coronavirus

Diocese of Brooklyn Eases Mass Restrictions, Returns to Full Capacity

A woman receives Communion from Father Joseph Dutan during a March 27 Mass at St. Brigid Church in Bushwick. The Diocese of Brooklyn sent a letter to its pastors on May 20 with new COVID-19 guidelines. (Photo: CNS/Gregory A. Shemitz)

WINDSOR TERRACE — The Diocese of Brooklyn sent a letter to its pastors Thursday that ropes cordoning off pews can be removed, and churches can reopen at full capacity in light of new guidance from the state of New York and the Centers for Disease Control (CDC). 

“It’s a good day,” Bishop Nicholas DiMarzio said. “We’re at full capacity now, though there are still some restrictions for those who aren’t vaccinated, our churches should be able to accommodate people coming back.” 

[Related: With Travel Restrictions Easing, Catholics Eager to Visit Holy Sites]

Under the new diocesan guidelines, masks are still mandatory in church for those who are not vaccinated. However, everyone is encouraged to wear face masks at services. And social distancing is still required for unvaccinated attendees, except for members of their household.

“When we’re giving out instructions, we still want people to wear masks, the sanitary conditions; all of those things we’re continuing as if everything was still in place,” Bishop DiMarzio said. “We’re not giving up our guard, we think it’s very important.” 

The new guidelines will allow the celebration of Mass in the Diocese of Brooklyn to more closely resemble the way it was done before the COVID-19 pandemic. Other changes include: 

  • Hymnals and missalettes can once again be used. 
  • Lectors can read from the main ambo or the pulpit. 
  • Extraordinary Ministers of holy Communion may resume their ministry with proper hand hygiene before and after holy Communion.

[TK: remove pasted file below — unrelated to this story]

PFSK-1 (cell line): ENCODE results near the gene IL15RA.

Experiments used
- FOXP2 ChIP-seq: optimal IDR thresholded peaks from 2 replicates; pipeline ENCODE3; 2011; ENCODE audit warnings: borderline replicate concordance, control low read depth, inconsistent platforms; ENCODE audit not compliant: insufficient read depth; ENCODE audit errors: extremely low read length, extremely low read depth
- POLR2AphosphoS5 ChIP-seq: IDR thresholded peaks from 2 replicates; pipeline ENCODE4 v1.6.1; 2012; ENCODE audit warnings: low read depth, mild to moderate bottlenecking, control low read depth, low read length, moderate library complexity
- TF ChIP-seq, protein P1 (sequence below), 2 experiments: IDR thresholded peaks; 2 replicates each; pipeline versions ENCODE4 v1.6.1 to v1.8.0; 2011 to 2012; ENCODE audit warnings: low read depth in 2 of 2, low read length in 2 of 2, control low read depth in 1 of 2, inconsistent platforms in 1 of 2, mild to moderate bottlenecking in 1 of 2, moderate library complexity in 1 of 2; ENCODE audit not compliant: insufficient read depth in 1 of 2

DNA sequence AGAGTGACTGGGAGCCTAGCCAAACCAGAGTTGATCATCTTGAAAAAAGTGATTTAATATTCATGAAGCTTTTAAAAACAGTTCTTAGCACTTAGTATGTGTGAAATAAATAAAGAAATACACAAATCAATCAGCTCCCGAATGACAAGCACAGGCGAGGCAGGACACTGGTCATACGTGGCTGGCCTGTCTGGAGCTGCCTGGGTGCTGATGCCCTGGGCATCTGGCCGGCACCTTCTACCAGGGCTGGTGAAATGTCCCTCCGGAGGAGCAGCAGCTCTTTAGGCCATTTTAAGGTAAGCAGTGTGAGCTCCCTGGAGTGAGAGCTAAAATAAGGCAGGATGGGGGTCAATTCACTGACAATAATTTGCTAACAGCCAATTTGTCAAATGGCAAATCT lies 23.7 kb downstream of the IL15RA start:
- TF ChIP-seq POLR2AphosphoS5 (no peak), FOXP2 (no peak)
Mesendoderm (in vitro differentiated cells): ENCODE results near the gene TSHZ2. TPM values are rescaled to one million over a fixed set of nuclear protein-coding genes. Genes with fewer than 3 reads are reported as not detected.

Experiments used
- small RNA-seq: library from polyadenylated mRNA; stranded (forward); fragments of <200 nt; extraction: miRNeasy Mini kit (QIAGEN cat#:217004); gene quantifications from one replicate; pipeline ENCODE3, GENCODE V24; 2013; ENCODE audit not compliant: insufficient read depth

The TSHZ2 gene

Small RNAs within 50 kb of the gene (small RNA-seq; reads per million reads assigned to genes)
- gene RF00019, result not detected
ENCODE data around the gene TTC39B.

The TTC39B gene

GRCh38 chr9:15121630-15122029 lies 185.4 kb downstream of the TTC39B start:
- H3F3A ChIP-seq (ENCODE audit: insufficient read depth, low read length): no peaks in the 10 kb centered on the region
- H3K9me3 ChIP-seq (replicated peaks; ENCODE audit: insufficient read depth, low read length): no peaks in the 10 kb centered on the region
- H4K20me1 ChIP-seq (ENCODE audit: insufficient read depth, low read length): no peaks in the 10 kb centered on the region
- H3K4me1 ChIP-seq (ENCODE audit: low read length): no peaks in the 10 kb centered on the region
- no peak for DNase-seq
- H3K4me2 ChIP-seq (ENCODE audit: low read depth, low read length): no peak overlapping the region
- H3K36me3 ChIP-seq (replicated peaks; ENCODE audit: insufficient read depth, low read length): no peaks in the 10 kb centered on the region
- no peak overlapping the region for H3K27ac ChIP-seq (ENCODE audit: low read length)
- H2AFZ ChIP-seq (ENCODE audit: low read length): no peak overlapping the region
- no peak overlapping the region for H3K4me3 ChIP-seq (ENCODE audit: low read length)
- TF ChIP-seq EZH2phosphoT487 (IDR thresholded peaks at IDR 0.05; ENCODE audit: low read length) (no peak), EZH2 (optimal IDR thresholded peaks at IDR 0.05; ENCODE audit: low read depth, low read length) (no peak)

• Collection baskets may resume as normal. 
  • The Offertory Procession with the gifts of the bread and wine can resume. 
  • Choirs with vaccinated members can operate as normal, while unvaccinated members must maintain social distancing. 
  • Altar servers may resume their ministry with proper hygiene procedures.

There are a few protocols that won’t change. Hand hygiene, in general, is still required, and holy Communion is still to be given in the form of bread only. There are no shared Communion cups, and receiving Communion in the hand is still recommended. 

The changes to the Mass guidelines come four days after New York Governor Andrew Cuomo announced the state would adopt CDC guidelines issued last week that eased mask-wearing requirements for fully vaccinated people. The diocese’s letter indicates a combination of those announcements, falling COVID infection rates, and rising numbers of vaccinations led to the decision. 

More than 50 percent of adults in both Brooklyn and Queens have received at least one dose of the vaccine, at 54.7 and 66.6 percent, respectively, according to New York State data updated 11 a.m. Thursday morning. 

As vaccinations rise, the rates of infection in both counties continue to fall. Meanwhile,  the number of COVID-19 related deaths per day has hovered around 10, according to USAFacts, which aggregates data from the CDC and state and local public health agencies. 

Speaking about the new mask guidelines, in particular, Bishop DiMarzio said it’s up to parishioners to be honest about their vaccination status. 

“That’s going to have to be done by the people themselves,” the bishop said. “The unvaccinated should wear masks. We’re not going to segregate them to certain places, but they have to use their common sense.”

The letter also notes that the dispensation from the obligation to attend Mass that’s been in effect since the start of the pandemic will be lifted on the weekend Masses of June 5-6. It acknowledges, though, that “those who are ill, or feeling unwell, those who care for the sick and those truly at risk are automatically dispensed from the obligation, as is always the case.” 

To accommodate parishioners that find themselves in compromised circumstances, Bishop DiMarzio said livestreaming of Masses should continue. 

“It’s very important to have that,” he said. “We’ve learned something new again in the pandemic that we could do that, and it’s not that difficult and for the homebound and those that really cannot get out. It’s a great grace that they can see their own parish.”

Those circumstances aside, he looks forward to once again seeing full pews.